Most parents would probably agree that one of the more harrowing experiences of parenting is dealing with a young child’s temper tantrum. When faced with an out-of-control toddler, often in a very public place, parents can feel that time seems to stand still while their parenting resolve seems to melt away. Although unpleasant for both parents and children, temper tantrums don’t have to be something you fear. As with any thorny parenting issue, it’s helpful to understand tantrums from your child’s perspective and let that guide you when responding to them.
What are Temper Tantrums?
Temper tantrums are a part of childhood for most children. All children get cranky at times and will cry and get angry when they really want something they cannot have. Temper tantrums generally begin to occur when children are between 12 and 15 months old and can continue until around age 4. During a temper tantrum, a child may whine, cry, or shout; kick, hit, or pinch; flail their arms and legs; hold their breath; tense their body or go limp.
While the above may sound familiar to any parent who has experienced a child having a tantrum, it’s also important to know what they are not. Temper tantrums are not calculated efforts at manipulation but rather acts of desperation. As such, it’s helpful to understand why they occur.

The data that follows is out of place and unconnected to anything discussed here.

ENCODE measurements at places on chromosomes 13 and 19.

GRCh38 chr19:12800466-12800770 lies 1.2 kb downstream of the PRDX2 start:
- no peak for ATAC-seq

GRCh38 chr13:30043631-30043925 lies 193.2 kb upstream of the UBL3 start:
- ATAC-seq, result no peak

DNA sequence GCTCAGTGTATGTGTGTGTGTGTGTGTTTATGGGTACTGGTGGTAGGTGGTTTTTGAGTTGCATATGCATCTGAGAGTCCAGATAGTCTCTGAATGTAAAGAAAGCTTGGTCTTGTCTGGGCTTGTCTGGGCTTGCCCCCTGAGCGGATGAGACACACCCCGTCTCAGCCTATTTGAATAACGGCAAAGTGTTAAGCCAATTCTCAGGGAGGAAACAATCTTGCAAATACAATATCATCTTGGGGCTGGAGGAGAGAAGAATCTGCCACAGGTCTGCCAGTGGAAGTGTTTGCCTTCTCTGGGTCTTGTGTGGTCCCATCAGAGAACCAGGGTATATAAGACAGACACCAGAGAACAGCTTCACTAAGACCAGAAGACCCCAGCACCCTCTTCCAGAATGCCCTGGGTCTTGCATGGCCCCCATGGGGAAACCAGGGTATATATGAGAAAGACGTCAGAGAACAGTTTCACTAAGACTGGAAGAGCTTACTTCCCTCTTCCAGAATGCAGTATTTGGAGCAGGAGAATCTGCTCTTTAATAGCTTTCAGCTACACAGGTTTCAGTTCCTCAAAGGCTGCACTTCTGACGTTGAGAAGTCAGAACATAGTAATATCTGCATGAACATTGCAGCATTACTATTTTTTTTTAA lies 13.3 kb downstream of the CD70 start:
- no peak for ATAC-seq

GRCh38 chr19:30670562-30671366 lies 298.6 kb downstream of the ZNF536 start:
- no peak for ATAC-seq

The Meaning Behind Tantrums
It’s a popular misconception that young children have tantrums because they lack the language skills to express themselves. However, as Drs. Martha Heineman Pieper and William J. Pieper discuss in Smart Love: The Comprehensive Guide to Understanding, Regulating and Enjoying your Child, “The issue isn’t your child’s communication skills; children who are convinced that they can engage their parents’ love and understanding will not have tantrums even when they haven’t developed effective language skills.” Although these children will still cry and protest at times, eventually they will accept a hug or try again to communicate their wishes.
If, on the other hand, children feel that their parents cannot understand them, they experience this breakdown in communication as a traumatic event instead of as a difficulty that they can come to accept or overcome. The response to this “communication breakdown” can prompt a temper tantrum.
Handling Tantrums—Availability vs. Absence
Given that a child is more likely to have a tantrum as a result of feeling that her parents are unreachable (either emotionally and/or physically) during a difficult moment, it’s important to make yourself more available, not less. This typically runs counter to the advice parents often receive about dealing with temper tantrums. It’s common to hear that a parent should ignore a child during a tantrum and physically isolate her and/or themselves. Parents are often advised to say things like:
“I can’t hear you when you scream like that.”